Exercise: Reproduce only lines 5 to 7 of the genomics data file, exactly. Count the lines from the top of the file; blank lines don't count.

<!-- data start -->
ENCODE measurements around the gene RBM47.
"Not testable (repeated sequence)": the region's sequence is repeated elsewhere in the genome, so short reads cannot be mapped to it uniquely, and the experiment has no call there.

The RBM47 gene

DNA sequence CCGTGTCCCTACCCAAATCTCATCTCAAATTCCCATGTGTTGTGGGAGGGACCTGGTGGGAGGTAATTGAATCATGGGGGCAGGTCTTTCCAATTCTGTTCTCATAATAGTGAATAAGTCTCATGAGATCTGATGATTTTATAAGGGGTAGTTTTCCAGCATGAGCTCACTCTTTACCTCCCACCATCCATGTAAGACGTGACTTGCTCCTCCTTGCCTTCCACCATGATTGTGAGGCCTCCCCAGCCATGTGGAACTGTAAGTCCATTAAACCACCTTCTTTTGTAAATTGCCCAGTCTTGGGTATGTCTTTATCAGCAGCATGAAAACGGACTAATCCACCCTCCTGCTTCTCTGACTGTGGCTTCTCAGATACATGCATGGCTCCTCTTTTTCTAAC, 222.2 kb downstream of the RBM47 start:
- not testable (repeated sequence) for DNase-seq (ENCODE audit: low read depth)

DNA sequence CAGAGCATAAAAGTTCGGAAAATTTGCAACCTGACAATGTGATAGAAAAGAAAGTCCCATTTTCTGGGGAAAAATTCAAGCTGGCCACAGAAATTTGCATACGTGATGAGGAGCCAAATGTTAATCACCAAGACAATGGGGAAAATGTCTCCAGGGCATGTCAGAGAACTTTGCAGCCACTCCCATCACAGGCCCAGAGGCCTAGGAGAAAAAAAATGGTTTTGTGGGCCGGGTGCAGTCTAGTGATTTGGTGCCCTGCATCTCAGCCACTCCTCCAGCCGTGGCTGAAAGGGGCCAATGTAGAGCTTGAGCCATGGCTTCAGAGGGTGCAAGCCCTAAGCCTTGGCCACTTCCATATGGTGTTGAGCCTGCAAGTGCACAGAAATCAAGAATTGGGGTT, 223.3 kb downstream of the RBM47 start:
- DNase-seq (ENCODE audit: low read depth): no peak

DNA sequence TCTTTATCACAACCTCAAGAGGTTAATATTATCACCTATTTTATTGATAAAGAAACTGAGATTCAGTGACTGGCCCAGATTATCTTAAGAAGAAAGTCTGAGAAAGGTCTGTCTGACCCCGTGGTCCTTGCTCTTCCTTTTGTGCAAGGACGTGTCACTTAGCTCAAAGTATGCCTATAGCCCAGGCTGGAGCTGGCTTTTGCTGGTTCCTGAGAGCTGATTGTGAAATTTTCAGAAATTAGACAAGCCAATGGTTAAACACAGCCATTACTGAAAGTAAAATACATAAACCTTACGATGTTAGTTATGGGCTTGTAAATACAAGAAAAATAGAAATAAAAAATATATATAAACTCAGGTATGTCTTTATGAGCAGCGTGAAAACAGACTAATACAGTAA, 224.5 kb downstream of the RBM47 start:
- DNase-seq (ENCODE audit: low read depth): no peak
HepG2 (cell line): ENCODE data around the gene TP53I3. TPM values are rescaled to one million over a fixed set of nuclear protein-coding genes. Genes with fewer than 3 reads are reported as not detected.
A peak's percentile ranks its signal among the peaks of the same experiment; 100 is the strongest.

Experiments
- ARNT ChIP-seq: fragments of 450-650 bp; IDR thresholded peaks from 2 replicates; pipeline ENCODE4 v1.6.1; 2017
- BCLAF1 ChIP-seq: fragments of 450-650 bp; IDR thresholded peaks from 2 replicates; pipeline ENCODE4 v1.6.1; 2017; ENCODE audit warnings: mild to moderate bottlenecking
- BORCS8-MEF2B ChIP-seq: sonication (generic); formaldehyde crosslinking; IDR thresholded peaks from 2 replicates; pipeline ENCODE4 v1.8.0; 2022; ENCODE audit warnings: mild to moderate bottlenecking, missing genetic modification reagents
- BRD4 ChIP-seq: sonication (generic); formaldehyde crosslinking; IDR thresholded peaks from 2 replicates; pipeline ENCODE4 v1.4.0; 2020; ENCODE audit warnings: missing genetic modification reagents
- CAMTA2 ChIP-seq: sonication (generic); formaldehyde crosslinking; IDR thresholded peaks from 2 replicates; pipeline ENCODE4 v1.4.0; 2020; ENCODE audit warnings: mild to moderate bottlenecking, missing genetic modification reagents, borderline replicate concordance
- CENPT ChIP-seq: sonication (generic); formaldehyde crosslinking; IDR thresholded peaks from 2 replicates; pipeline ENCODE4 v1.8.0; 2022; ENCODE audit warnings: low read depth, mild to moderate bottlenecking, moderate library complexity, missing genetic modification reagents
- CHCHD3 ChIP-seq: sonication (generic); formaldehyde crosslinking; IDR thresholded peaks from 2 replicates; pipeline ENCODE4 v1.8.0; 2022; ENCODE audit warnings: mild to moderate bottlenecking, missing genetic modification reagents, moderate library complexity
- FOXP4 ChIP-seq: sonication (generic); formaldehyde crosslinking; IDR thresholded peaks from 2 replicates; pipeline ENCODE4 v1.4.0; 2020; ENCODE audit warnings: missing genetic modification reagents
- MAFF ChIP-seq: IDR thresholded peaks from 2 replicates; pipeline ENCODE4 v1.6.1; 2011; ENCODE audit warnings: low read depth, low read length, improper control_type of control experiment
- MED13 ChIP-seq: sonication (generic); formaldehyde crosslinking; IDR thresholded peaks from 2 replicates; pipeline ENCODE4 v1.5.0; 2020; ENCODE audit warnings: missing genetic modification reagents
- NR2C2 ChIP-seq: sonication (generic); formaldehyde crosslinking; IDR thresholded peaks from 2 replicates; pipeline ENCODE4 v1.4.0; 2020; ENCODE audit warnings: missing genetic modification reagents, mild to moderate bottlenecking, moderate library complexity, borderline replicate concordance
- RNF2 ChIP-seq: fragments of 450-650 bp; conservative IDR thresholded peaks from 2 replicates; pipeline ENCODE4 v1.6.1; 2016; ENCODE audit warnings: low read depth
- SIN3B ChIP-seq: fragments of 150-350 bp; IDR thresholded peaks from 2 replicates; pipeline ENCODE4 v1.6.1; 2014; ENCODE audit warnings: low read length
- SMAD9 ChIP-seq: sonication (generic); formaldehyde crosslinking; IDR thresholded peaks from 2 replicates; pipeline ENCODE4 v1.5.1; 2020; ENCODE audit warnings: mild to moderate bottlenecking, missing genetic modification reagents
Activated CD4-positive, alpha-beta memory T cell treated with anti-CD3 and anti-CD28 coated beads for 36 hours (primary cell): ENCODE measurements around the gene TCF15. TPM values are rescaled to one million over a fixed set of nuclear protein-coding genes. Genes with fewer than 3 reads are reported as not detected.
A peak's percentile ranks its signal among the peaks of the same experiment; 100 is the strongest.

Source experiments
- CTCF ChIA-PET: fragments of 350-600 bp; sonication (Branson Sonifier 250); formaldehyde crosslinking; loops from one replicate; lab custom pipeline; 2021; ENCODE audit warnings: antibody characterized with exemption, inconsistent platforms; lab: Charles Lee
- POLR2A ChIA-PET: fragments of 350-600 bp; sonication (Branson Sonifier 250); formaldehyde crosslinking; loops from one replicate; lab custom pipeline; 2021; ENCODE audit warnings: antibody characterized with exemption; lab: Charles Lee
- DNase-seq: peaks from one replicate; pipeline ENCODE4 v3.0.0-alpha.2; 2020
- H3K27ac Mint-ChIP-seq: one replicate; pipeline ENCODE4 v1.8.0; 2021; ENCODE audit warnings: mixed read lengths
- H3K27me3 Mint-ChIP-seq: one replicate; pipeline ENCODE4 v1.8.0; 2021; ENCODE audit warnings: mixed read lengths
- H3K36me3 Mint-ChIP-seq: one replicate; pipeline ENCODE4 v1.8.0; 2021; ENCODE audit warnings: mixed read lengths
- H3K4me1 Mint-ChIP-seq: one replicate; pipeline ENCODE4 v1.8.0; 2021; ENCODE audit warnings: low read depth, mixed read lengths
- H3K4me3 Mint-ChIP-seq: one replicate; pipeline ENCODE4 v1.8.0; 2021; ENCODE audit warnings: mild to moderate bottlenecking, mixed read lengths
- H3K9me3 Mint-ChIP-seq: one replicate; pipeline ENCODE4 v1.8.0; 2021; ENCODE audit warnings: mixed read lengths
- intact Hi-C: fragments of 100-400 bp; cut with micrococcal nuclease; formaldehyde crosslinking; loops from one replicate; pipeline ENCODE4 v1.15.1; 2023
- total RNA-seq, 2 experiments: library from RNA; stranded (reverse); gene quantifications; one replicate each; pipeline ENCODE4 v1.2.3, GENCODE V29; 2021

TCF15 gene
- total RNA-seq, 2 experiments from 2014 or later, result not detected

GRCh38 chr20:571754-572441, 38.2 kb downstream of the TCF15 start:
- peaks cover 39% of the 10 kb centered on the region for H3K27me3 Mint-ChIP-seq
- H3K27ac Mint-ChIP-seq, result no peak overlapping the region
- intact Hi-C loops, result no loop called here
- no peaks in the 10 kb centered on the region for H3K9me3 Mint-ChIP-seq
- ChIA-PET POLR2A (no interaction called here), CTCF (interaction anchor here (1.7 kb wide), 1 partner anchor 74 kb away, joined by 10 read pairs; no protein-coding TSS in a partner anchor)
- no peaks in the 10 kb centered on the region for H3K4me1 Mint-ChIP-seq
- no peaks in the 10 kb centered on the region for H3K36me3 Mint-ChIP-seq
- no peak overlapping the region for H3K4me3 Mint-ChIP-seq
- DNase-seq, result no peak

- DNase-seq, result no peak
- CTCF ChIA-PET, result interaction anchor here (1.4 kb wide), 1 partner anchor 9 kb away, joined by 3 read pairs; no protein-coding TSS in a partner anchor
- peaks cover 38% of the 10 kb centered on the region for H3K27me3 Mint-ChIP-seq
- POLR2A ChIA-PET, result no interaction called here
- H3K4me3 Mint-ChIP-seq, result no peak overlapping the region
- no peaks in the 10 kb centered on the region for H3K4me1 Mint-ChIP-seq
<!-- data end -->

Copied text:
- not testable (repeated sequence) for DNase-seq (ENCODE audit: low read depth)

DNA sequence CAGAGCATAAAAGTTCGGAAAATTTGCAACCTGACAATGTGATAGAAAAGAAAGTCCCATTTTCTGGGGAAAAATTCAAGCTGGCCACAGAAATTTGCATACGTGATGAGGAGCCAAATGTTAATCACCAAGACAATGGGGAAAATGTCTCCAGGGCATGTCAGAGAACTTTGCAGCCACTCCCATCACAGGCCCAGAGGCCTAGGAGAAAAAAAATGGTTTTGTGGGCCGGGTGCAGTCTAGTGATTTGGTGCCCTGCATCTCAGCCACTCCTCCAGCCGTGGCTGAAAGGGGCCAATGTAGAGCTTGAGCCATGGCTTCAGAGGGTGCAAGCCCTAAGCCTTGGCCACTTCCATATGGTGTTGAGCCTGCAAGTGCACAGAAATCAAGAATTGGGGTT, 223.3 kb downstream of the RBM47 start:
- DNase-seq (ENCODE audit: low read depth): no peak